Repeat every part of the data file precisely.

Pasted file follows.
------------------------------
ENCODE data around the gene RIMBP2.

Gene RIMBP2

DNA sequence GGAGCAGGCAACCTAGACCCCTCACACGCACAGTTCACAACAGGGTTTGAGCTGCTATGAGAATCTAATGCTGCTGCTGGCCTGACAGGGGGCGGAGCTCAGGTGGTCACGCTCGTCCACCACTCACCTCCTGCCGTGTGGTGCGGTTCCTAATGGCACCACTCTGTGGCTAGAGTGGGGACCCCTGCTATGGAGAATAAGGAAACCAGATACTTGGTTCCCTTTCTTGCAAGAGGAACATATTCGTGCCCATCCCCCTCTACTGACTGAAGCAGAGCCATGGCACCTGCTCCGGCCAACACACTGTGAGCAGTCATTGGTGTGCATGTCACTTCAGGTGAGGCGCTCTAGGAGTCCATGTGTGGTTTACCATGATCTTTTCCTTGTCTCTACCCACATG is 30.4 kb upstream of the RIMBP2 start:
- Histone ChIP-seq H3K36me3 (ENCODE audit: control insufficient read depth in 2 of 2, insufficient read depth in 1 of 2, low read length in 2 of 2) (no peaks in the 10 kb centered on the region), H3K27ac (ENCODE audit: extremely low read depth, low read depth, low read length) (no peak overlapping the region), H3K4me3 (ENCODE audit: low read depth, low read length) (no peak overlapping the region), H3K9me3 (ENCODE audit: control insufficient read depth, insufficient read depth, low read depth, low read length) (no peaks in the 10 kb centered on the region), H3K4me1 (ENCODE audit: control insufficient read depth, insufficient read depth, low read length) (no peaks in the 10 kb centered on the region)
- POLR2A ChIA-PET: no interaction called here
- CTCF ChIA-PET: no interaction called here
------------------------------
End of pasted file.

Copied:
ENCODE data around the gene RIMBP2.

Gene RIMBP2

DNA sequence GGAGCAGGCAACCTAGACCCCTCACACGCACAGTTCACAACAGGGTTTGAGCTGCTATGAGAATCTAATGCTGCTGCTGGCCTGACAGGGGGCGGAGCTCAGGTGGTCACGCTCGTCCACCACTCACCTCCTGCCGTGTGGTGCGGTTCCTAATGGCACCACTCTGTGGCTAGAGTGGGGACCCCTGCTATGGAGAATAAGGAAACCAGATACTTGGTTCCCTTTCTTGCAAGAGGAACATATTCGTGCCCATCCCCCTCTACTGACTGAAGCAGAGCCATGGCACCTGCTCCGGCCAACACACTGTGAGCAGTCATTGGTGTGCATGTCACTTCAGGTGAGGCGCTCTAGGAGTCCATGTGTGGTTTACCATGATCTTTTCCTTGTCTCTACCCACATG is 30.4 kb upstream of the RIMBP2 start:
- Histone ChIP-seq H3K36me3 (ENCODE audit: control insufficient read depth in 2 of 2, insufficient read depth in 1 of 2, low read length in 2 of 2) (no peaks in the 10 kb centered on the region), H3K27ac (ENCODE audit: extremely low read depth, low read depth, low read length) (no peak overlapping the region), H3K4me3 (ENCODE audit: low read depth, low read length) (no peak overlapping the region), H3K9me3 (ENCODE audit: control insufficient read depth, insufficient read depth, low read depth, low read length) (no peaks in the 10 kb centered on the region), H3K4me1 (ENCODE audit: control insufficient read depth, insufficient read depth, low read length) (no peaks in the 10 kb centered on the region)
- POLR2A ChIA-PET: no interaction called here
- CTCF ChIA-PET: no interaction called here